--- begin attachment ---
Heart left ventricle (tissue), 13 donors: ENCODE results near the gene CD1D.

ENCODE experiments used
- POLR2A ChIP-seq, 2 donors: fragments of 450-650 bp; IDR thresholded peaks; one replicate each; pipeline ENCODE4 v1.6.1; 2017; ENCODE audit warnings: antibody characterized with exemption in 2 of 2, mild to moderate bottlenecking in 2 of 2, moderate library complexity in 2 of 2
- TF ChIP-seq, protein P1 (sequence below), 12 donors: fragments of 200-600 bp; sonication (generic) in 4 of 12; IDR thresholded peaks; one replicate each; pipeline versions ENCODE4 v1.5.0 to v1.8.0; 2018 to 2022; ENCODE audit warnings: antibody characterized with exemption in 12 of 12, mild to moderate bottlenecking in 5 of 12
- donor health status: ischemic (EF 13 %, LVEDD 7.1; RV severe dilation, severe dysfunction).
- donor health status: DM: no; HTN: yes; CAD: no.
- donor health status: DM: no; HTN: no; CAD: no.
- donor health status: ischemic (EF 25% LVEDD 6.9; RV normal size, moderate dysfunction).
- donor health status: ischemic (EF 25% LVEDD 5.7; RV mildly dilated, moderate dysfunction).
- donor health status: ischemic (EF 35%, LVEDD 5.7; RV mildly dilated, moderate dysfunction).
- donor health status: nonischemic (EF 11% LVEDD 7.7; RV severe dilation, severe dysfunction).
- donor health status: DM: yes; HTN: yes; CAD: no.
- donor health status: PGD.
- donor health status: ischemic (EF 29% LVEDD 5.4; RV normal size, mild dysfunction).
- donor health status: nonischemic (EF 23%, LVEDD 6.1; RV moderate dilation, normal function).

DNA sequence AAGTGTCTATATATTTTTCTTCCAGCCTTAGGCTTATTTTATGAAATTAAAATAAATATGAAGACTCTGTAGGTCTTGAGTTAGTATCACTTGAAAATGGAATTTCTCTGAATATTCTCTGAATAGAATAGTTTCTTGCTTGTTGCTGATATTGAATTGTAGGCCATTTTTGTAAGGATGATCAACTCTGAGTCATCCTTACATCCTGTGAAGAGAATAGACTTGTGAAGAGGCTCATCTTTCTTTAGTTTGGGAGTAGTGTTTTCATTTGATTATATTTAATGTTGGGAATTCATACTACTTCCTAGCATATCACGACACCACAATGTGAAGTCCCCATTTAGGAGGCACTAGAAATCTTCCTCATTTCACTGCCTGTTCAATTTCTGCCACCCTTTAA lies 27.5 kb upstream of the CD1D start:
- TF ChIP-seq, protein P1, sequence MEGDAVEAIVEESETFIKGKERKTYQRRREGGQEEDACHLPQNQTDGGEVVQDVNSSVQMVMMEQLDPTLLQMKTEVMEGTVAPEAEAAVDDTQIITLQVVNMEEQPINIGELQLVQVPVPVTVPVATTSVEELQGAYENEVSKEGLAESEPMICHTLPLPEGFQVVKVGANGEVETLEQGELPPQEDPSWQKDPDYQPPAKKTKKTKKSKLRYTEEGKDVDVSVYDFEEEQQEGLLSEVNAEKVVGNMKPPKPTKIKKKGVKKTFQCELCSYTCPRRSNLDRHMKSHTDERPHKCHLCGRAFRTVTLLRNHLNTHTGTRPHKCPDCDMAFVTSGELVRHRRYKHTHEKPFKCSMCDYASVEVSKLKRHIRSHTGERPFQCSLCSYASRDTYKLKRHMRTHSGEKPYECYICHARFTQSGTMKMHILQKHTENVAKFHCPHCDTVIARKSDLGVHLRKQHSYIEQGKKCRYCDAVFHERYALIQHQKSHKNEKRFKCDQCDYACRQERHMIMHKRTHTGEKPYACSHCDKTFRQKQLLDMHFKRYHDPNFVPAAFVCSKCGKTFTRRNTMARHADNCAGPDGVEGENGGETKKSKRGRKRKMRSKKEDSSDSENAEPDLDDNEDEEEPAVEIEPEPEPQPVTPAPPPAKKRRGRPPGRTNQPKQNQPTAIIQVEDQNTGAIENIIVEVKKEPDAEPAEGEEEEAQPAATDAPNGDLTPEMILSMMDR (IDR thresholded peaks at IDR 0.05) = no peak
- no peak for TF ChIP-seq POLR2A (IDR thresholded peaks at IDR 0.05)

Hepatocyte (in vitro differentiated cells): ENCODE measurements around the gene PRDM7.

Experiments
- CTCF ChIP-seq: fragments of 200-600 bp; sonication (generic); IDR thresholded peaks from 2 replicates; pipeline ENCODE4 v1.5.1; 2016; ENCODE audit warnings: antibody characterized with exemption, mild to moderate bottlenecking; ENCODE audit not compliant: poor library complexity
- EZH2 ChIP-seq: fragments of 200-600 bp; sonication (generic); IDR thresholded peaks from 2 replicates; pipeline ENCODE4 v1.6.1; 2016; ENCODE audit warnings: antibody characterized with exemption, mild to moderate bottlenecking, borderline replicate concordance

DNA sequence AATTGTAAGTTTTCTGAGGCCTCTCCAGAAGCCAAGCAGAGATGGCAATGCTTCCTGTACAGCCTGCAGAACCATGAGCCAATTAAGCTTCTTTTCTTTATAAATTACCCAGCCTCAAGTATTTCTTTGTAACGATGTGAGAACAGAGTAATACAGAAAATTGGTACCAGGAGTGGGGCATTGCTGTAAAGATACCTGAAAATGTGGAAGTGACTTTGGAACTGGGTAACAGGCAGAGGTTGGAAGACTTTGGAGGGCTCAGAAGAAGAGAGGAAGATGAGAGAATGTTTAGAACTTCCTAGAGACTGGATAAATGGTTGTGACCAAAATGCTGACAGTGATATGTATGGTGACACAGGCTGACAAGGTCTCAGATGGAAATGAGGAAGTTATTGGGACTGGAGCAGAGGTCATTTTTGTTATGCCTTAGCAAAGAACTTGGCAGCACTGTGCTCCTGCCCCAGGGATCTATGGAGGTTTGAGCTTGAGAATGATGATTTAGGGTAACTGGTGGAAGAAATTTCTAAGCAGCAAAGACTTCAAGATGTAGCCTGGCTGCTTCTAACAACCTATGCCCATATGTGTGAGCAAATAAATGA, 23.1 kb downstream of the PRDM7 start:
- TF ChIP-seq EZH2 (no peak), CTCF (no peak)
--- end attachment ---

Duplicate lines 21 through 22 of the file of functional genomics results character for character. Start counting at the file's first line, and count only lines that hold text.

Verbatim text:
- CTCF ChIP-seq: fragments of 200-600 bp; sonication (generic); IDR thresholded peaks from 2 replicates; pipeline ENCODE4 v1.5.1; 2016; ENCODE audit warnings: antibody characterized with exemption, mild to moderate bottlenecking; ENCODE audit not compliant: poor library complexity
- EZH2 ChIP-seq: fragments of 200-600 bp; sonication (generic); IDR thresholded peaks from 2 replicates; pipeline ENCODE4 v1.6.1; 2016; ENCODE audit warnings: antibody characterized with exemption, mild to moderate bottlenecking, borderline replicate concordance